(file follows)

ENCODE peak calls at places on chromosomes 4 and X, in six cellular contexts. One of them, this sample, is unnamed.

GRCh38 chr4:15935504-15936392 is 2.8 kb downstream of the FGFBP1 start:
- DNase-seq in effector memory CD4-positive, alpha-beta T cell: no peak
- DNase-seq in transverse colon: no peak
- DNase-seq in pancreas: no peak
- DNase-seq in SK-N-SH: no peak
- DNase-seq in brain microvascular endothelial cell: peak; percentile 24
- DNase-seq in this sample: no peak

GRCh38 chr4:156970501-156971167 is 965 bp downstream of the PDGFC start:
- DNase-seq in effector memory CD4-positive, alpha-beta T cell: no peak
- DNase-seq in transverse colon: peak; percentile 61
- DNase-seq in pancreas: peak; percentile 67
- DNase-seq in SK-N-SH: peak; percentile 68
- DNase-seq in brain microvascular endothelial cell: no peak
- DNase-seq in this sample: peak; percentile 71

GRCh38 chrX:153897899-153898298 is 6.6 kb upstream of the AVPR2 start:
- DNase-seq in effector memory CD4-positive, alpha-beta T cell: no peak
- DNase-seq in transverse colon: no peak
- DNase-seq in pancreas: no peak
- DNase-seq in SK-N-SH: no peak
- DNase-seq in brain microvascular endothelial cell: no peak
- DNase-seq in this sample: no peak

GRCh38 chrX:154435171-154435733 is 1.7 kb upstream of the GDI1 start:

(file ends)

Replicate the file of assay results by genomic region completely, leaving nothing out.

ENCODE peak calls at places on chromosomes 4 and X, in six cellular contexts. One of them, this sample, is unnamed.

GRCh38 chr4:15935504-15936392 is 2.8 kb downstream of the FGFBP1 start:
- DNase-seq in effector memory CD4-positive, alpha-beta T cell: no peak
- DNase-seq in transverse colon: no peak
- DNase-seq in pancreas: no peak
- DNase-seq in SK-N-SH: no peak
- DNase-seq in brain microvascular endothelial cell: peak; percentile 24
- DNase-seq in this sample: no peak

GRCh38 chr4:156970501-156971167 is 965 bp downstream of the PDGFC start:
- DNase-seq in effector memory CD4-positive, alpha-beta T cell: no peak
- DNase-seq in transverse colon: peak; percentile 61
- DNase-seq in pancreas: peak; percentile 67
- DNase-seq in SK-N-SH: peak; percentile 68
- DNase-seq in brain microvascular endothelial cell: no peak
- DNase-seq in this sample: peak; percentile 71

GRCh38 chrX:153897899-153898298 is 6.6 kb upstream of the AVPR2 start:
- DNase-seq in effector memory CD4-positive, alpha-beta T cell: no peak
- DNase-seq in transverse colon: no peak
- DNase-seq in pancreas: no peak
- DNase-seq in SK-N-SH: no peak
- DNase-seq in brain microvascular endothelial cell: no peak
- DNase-seq in this sample: no peak

GRCh38 chrX:154435171-154435733 is 1.7 kb upstream of the GDI1 start: